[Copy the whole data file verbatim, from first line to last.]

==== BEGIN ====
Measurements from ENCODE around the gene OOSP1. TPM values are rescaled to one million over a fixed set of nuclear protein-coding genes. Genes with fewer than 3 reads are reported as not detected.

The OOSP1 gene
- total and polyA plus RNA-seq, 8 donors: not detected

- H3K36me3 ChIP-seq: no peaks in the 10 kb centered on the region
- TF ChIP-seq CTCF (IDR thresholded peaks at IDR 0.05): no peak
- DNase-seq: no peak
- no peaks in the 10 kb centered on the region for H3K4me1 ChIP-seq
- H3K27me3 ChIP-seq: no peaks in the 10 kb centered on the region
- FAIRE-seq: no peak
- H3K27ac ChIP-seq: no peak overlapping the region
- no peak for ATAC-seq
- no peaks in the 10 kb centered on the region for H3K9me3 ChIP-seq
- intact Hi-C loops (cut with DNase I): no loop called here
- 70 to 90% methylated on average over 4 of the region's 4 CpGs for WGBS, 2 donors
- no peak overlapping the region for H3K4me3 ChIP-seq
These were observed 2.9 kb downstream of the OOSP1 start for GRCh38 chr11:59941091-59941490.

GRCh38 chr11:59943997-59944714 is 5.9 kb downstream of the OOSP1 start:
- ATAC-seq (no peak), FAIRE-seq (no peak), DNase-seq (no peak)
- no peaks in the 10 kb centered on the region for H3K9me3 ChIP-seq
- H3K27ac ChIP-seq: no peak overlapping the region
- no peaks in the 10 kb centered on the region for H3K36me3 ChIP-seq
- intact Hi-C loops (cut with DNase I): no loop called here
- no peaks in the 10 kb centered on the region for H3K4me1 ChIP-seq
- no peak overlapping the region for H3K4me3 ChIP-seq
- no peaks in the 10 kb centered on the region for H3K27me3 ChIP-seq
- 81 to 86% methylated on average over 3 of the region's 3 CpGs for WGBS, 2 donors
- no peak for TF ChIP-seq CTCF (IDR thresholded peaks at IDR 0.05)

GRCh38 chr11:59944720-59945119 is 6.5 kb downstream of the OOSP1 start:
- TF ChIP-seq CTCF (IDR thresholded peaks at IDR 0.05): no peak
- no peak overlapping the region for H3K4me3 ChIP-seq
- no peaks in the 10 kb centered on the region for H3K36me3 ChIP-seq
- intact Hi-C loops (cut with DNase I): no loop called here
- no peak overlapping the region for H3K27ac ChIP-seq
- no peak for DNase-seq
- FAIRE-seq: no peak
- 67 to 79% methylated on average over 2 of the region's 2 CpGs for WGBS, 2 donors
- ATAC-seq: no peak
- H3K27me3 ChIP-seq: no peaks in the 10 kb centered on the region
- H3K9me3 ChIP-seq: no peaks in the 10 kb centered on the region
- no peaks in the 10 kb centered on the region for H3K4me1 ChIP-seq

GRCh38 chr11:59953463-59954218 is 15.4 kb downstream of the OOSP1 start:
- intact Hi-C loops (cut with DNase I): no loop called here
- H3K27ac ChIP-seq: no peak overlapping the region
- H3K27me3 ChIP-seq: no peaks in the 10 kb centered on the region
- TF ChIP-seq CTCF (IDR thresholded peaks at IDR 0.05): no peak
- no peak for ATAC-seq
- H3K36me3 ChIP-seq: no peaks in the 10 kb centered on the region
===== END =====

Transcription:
Measurements from ENCODE around the gene OOSP1. TPM values are rescaled to one million over a fixed set of nuclear protein-coding genes. Genes with fewer than 3 reads are reported as not detected.

The OOSP1 gene
- total and polyA plus RNA-seq, 8 donors: not detected

- H3K36me3 ChIP-seq: no peaks in the 10 kb centered on the region
- TF ChIP-seq CTCF (IDR thresholded peaks at IDR 0.05): no peak
- DNase-seq: no peak
- no peaks in the 10 kb centered on the region for H3K4me1 ChIP-seq
- H3K27me3 ChIP-seq: no peaks in the 10 kb centered on the region
- FAIRE-seq: no peak
- H3K27ac ChIP-seq: no peak overlapping the region
- no peak for ATAC-seq
- no peaks in the 10 kb centered on the region for H3K9me3 ChIP-seq
- intact Hi-C loops (cut with DNase I): no loop called here
- 70 to 90% methylated on average over 4 of the region's 4 CpGs for WGBS, 2 donors
- no peak overlapping the region for H3K4me3 ChIP-seq
These were observed 2.9 kb downstream of the OOSP1 start for GRCh38 chr11:59941091-59941490.

GRCh38 chr11:59943997-59944714 is 5.9 kb downstream of the OOSP1 start:
- ATAC-seq (no peak), FAIRE-seq (no peak), DNase-seq (no peak)
- no peaks in the 10 kb centered on the region for H3K9me3 ChIP-seq
- H3K27ac ChIP-seq: no peak overlapping the region
- no peaks in the 10 kb centered on the region for H3K36me3 ChIP-seq
- intact Hi-C loops (cut with DNase I): no loop called here
- no peaks in the 10 kb centered on the region for H3K4me1 ChIP-seq
- no peak overlapping the region for H3K4me3 ChIP-seq
- no peaks in the 10 kb centered on the region for H3K27me3 ChIP-seq
- 81 to 86% methylated on average over 3 of the region's 3 CpGs for WGBS, 2 donors
- no peak for TF ChIP-seq CTCF (IDR thresholded peaks at IDR 0.05)

GRCh38 chr11:59944720-59945119 is 6.5 kb downstream of the OOSP1 start:
- TF ChIP-seq CTCF (IDR thresholded peaks at IDR 0.05): no peak
- no peak overlapping the region for H3K4me3 ChIP-seq
- no peaks in the 10 kb centered on the region for H3K36me3 ChIP-seq
- intact Hi-C loops (cut with DNase I): no loop called here
- no peak overlapping the region for H3K27ac ChIP-seq
- no peak for DNase-seq
- FAIRE-seq: no peak
- 67 to 79% methylated on average over 2 of the region's 2 CpGs for WGBS, 2 donors
- ATAC-seq: no peak
- H3K27me3 ChIP-seq: no peaks in the 10 kb centered on the region
- H3K9me3 ChIP-seq: no peaks in the 10 kb centered on the region
- no peaks in the 10 kb centered on the region for H3K4me1 ChIP-seq

GRCh38 chr11:59953463-59954218 is 15.4 kb downstream of the OOSP1 start:
- intact Hi-C loops (cut with DNase I): no loop called here
- H3K27ac ChIP-seq: no peak overlapping the region
- H3K27me3 ChIP-seq: no peaks in the 10 kb centered on the region
- TF ChIP-seq CTCF (IDR thresholded peaks at IDR 0.05): no peak
- no peak for ATAC-seq
- H3K36me3 ChIP-seq: no peaks in the 10 kb centered on the region